Like all of the radioactive elements radon has a half life. It decays at a steady rate so that after a certain time any given quantity of radon will be reduced by half the original amount. Compared to Uranium 238 which has a half life of 4.5 billion years and radium which has a half life of 1630 years, radon has a very short half life of a mere 3.7 days. In addition to its extremely short life span radon also differs from its parental elements in one other very important way. While uranium and radium are metals trapped in the soil,Radon is a gas and because of this metamorphic change it behaves very differently. Radon escapes from the soil.
From the instant of its formation the gas begins to move towards the surface. It follows the path of least resistance in much the same way that water tends to flow towards its lowest level in accordance with the demands of gravity. Radon moves upwards through the soil in accordance with the negative pressure zones within the soil.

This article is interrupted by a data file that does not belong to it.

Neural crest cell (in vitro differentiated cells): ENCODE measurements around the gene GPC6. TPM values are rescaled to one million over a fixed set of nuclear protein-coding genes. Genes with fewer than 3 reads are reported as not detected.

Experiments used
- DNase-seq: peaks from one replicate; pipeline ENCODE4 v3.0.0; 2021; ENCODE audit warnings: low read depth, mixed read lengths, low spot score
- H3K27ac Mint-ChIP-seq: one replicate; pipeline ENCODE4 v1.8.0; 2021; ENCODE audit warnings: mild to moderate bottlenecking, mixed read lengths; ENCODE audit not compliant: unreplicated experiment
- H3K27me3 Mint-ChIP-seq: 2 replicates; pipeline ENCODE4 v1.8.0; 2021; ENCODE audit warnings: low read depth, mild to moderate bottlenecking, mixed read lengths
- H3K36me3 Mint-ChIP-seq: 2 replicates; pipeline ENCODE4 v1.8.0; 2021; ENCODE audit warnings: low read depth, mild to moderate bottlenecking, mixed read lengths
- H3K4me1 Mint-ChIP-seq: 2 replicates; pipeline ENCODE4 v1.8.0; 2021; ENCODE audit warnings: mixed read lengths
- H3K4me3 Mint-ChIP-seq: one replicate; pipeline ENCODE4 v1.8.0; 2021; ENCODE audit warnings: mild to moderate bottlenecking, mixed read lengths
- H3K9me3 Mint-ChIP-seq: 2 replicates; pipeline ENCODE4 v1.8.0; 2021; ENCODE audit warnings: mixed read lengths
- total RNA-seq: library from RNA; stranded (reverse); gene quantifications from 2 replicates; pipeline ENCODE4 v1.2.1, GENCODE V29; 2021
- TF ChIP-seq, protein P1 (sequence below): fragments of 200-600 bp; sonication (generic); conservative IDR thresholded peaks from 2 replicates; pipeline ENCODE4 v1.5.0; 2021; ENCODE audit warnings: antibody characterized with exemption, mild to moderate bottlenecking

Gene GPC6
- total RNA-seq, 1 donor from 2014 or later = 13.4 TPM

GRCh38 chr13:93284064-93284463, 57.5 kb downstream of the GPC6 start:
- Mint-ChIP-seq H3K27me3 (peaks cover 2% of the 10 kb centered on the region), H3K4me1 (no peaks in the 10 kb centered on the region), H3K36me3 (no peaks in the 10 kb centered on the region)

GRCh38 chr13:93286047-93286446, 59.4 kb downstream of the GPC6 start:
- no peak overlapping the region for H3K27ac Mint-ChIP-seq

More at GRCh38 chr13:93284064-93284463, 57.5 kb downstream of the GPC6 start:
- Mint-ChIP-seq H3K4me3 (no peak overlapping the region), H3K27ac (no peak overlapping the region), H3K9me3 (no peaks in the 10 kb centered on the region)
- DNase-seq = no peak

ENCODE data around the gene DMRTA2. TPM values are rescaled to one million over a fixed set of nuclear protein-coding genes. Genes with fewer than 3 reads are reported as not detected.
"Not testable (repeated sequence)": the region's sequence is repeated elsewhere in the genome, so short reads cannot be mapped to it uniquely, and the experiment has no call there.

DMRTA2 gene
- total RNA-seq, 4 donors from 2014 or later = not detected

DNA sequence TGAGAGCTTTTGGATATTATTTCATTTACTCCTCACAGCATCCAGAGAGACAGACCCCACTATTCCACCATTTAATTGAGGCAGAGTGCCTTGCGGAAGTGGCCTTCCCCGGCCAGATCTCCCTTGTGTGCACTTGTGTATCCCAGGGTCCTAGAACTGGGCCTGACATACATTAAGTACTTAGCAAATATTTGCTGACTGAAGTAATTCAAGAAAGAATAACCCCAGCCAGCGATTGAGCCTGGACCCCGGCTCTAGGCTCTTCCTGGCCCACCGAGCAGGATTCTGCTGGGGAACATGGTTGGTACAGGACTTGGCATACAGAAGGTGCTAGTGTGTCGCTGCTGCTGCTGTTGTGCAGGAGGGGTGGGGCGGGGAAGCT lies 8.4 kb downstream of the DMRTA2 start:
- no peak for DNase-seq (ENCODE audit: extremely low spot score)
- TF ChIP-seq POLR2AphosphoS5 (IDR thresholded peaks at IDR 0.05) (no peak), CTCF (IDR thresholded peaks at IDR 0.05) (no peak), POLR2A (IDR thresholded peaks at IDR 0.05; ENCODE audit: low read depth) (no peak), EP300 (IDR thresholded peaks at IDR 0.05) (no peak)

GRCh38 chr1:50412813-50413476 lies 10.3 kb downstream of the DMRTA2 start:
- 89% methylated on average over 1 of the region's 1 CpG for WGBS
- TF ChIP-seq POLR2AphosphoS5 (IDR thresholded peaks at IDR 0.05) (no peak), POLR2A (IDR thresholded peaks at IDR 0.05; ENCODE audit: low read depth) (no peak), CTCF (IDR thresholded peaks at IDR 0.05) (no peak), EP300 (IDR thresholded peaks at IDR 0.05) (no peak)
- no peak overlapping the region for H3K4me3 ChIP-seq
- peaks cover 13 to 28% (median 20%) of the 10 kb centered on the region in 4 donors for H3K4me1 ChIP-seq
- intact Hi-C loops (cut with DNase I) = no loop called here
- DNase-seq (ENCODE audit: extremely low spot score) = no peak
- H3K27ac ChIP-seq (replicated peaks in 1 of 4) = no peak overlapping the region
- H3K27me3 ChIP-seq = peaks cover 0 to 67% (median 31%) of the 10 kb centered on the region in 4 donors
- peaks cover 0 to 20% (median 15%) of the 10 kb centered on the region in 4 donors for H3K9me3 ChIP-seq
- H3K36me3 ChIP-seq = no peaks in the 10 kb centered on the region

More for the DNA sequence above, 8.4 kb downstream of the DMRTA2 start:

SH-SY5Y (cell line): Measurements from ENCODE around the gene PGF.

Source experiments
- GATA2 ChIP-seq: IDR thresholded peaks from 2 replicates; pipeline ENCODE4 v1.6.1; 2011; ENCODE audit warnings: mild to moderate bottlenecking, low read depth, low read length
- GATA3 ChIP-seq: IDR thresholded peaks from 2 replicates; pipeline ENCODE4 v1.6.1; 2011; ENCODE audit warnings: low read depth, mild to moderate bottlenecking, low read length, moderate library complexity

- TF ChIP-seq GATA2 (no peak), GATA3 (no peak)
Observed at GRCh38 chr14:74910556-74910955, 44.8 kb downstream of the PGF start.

Negative pressure is best thought of as empty space. It can also be visualized as a vacuum because there is always a pressure differential that exists between empty space and occupied space. From our perspective it would seem that there would be very little empty space available in the soil. From the perspective of an atom, however, this is not true. In the microcosm as well as the macrocosm the void is everywhere.